This weekend, I had the opportunity to present twice at the 4th Annual Linguistics Conference at UGA. One was planned and the other was a last-minute fill-in for someone who couldn’t make it. I was happy to do both.
Friday’s presentation was called The linguistic effects of a changing timber industry: Language change in Cowlitz County, WA. Here, I talk about some of the sudden linguistic changes that I found in apparent time and suggest that they had to do with changes in the timber industry around that time. This was a last-minute presentation, so it’s basically a precursor to (and a slideshow version of) my NWAV46 poster that I’ll be giving in a few weeks. You can download the slides for this talk here.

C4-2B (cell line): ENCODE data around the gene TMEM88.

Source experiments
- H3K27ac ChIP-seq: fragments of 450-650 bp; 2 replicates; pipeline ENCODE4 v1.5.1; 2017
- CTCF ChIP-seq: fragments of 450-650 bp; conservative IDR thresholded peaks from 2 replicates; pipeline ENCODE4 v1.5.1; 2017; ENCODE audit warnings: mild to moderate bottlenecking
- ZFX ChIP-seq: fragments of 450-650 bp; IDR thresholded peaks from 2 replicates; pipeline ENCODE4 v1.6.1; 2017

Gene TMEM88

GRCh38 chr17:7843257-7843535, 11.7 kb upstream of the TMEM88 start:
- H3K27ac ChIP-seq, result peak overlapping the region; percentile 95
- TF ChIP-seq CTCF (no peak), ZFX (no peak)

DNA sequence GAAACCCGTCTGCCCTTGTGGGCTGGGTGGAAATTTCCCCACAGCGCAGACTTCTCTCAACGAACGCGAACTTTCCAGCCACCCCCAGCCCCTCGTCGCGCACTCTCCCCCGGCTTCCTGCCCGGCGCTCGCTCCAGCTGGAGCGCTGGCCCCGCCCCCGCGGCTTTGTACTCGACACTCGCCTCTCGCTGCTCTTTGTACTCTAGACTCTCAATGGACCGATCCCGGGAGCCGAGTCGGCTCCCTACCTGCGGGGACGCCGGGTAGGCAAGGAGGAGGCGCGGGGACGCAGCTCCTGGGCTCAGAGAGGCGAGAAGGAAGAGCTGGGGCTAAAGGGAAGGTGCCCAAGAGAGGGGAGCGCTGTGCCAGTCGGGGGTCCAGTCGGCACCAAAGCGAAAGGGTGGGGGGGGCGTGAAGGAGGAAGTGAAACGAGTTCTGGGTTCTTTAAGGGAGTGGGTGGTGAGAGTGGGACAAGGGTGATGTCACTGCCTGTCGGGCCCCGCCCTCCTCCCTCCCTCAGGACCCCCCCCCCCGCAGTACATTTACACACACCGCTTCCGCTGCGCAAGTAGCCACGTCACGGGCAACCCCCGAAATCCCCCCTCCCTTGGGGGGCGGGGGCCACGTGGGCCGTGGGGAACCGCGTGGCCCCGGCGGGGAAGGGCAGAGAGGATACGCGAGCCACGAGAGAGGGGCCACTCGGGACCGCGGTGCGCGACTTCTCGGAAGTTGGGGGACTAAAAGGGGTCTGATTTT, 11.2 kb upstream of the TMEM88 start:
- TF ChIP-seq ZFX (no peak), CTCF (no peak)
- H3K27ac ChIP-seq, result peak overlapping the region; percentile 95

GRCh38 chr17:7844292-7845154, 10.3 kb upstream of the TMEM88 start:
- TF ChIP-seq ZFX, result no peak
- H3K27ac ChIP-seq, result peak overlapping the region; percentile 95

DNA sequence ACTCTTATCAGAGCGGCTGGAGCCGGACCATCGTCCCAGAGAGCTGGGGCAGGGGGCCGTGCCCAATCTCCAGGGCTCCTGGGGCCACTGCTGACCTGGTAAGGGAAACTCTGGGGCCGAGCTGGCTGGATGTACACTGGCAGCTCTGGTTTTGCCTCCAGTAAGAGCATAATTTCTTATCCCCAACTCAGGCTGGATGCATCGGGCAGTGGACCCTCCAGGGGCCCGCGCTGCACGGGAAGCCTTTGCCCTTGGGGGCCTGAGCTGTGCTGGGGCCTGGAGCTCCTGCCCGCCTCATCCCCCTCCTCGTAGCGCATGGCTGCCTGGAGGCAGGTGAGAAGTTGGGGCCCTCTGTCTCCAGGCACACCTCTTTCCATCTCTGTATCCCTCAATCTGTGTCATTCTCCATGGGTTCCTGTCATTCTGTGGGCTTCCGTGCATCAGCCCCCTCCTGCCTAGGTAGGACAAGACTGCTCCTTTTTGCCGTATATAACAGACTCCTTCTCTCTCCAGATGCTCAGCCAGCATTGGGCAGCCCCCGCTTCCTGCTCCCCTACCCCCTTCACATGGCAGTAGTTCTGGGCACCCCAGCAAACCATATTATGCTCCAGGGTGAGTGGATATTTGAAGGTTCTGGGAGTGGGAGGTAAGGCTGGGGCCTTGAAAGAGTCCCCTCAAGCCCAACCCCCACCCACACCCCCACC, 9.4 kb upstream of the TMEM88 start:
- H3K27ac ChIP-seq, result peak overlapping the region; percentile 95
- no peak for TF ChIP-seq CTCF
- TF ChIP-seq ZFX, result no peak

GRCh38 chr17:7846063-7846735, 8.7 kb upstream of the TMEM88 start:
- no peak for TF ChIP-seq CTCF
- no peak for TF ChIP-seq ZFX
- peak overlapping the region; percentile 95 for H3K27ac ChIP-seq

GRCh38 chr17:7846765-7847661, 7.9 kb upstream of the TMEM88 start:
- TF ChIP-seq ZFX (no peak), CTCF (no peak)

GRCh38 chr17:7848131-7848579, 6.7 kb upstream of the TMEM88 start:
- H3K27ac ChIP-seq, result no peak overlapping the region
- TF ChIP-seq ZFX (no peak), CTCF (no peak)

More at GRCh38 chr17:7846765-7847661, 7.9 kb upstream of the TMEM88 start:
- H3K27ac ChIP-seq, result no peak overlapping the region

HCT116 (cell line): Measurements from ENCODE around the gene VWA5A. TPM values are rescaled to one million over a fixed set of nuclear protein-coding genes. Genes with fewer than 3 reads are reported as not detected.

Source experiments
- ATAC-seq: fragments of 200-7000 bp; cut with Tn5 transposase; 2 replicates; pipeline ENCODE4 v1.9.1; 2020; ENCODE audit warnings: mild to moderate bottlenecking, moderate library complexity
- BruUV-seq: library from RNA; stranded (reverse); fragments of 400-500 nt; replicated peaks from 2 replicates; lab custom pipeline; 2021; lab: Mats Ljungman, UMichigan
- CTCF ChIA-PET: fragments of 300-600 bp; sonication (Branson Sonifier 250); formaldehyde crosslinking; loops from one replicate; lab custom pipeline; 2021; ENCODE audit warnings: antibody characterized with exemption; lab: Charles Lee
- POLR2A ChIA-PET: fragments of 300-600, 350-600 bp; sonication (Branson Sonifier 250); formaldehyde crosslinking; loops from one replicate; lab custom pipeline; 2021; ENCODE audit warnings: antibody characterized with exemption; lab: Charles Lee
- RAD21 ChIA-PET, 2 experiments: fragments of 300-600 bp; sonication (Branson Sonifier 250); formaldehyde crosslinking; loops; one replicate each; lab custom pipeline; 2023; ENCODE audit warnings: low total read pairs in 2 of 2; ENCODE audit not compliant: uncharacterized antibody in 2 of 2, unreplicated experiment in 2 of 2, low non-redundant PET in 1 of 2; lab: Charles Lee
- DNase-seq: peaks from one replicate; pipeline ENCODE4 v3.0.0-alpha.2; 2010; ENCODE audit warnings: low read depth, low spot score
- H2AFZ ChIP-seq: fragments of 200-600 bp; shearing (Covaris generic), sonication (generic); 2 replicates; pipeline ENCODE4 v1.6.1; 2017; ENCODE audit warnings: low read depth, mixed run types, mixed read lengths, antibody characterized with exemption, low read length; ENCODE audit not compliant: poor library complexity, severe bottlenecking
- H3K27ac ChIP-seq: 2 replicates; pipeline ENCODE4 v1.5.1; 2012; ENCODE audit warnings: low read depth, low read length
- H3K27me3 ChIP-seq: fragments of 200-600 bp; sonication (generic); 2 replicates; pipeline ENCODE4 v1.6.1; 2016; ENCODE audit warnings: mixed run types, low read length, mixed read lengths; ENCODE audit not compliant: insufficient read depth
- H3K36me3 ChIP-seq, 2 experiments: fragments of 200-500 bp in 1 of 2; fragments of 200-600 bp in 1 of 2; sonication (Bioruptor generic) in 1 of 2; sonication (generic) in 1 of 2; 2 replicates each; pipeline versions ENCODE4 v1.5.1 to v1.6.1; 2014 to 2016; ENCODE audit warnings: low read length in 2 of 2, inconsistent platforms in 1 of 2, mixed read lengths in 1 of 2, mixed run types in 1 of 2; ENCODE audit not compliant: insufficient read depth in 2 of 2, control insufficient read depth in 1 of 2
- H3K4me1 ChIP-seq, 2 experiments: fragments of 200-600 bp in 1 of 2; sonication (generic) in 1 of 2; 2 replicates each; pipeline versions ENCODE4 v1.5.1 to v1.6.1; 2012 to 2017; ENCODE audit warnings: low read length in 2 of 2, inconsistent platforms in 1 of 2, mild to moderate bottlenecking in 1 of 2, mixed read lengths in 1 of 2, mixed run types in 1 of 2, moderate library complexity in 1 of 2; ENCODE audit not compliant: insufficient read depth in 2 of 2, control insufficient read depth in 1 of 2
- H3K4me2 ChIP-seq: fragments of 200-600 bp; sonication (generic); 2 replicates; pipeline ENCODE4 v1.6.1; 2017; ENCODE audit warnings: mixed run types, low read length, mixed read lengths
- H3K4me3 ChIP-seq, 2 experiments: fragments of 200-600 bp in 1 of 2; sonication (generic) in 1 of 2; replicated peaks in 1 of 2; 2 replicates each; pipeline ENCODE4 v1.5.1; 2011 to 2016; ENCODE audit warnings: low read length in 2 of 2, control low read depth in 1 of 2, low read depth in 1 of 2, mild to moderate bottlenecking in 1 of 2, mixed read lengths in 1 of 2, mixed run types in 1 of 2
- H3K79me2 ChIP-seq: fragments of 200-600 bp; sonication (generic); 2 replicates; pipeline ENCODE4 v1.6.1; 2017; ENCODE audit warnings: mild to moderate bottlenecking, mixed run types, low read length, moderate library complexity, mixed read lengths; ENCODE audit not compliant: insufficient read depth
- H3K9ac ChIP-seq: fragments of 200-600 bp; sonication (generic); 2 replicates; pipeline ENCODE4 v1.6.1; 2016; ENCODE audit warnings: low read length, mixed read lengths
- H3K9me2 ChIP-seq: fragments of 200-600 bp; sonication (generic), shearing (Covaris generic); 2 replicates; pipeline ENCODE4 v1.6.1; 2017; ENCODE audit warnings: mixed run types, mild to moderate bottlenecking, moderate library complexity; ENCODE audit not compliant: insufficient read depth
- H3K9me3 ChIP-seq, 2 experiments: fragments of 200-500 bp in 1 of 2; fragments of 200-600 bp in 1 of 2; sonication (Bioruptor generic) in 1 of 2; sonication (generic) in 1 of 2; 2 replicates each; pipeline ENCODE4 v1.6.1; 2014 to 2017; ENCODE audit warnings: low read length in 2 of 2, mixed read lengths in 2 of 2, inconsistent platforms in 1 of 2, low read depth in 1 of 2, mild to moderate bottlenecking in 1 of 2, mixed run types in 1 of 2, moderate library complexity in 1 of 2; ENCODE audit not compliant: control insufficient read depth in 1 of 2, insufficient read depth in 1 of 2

Saturday’s presentation with Kyle Vanderniet was called Consonantal variation in Utah English: What el[t]se is happening[k]?. We talked about three variables that seem to be particularly salient in Utah English
The various pronunciation of words like mountain, button, or satin with the last syllables as [ʔn̩], [ʔɨn], or [tʰɨn].
Insertion of [t] between /ls/ clusters, as in fal[t]se or el[t]se.
Realizing word-final ing as [ɪŋk].
You can see our slides for this presentation here. [Edit: we later presented additional findings from this research at ADS2018.]